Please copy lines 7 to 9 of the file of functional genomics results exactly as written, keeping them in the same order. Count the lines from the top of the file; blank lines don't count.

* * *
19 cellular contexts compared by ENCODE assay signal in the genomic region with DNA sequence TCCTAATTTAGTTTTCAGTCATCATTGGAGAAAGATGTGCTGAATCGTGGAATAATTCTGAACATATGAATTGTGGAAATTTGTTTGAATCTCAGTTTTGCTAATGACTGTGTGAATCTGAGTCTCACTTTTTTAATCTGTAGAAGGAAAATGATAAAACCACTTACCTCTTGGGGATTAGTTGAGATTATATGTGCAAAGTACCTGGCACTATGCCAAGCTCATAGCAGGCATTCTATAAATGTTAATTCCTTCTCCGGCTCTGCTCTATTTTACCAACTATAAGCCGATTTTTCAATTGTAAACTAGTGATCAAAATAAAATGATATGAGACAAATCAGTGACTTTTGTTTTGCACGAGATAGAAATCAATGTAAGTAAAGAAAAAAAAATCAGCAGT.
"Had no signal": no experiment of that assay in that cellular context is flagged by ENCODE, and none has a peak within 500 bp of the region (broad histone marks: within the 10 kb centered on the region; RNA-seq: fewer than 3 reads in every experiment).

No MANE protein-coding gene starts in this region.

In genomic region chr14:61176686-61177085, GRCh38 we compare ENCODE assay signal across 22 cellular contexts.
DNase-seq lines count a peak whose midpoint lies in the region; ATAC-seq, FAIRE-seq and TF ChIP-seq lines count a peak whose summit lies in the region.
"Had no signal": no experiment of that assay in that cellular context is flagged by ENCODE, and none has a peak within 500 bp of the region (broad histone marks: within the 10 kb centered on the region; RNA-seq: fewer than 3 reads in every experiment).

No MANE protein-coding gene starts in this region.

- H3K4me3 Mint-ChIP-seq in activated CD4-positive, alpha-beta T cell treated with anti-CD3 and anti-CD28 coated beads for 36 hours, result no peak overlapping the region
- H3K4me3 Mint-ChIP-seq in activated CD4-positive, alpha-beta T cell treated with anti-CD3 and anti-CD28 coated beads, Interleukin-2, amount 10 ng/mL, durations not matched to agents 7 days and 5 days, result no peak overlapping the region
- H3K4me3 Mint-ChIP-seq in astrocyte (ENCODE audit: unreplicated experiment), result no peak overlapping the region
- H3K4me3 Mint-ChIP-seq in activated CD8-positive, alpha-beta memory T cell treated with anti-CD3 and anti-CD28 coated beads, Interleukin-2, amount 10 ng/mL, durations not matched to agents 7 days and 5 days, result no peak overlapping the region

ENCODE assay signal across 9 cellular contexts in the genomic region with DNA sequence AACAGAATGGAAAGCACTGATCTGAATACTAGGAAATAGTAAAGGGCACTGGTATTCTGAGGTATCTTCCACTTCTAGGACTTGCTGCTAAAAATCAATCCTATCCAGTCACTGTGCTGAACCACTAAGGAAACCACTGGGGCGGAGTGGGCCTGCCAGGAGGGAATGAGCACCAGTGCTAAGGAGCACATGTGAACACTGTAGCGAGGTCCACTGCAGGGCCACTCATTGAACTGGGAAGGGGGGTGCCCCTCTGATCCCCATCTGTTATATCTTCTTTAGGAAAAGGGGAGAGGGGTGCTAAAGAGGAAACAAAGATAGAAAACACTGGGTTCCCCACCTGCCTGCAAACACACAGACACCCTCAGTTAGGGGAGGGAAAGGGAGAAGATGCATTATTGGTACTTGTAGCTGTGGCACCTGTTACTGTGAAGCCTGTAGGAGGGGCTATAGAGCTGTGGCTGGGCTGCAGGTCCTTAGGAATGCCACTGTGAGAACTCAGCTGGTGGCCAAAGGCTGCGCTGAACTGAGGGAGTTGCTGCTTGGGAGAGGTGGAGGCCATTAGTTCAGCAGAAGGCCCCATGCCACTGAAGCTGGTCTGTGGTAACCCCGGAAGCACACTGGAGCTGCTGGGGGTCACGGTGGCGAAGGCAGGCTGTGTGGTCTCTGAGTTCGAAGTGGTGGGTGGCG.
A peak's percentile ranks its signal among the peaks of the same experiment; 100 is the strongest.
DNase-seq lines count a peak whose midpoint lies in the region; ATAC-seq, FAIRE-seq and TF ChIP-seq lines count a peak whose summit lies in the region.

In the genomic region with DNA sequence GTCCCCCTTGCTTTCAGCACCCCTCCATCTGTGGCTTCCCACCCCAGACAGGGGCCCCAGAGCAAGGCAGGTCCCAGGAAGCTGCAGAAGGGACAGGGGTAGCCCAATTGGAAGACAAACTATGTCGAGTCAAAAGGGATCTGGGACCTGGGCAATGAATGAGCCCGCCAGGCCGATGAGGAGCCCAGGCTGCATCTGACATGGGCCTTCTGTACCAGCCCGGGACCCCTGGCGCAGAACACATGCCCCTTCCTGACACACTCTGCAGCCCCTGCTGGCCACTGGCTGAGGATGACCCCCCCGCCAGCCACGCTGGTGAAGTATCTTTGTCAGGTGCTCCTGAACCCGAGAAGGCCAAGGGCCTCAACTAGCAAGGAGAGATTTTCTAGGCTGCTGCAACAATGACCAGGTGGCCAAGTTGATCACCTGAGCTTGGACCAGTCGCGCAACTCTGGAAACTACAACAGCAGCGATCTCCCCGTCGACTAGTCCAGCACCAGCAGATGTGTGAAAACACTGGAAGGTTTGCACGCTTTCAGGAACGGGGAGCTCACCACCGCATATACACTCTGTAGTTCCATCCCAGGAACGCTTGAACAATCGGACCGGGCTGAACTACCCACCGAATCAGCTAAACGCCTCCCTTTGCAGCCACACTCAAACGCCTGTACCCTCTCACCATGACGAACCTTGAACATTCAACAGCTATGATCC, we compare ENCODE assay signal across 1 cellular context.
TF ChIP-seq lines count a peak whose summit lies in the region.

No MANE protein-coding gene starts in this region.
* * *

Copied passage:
No MANE protein-coding gene starts in this region.

- H3K4me3 Mint-ChIP-seq in activated CD4-positive, alpha-beta T cell treated with anti-CD3 and anti-CD28 coated beads for 36 hours, result no peak overlapping the region
- H3K4me3 Mint-ChIP-seq in activated CD4-positive, alpha-beta T cell treated with anti-CD3 and anti-CD28 coated beads, Interleukin-2, amount 10 ng/mL, durations not matched to agents 7 days and 5 days, result no peak overlapping the region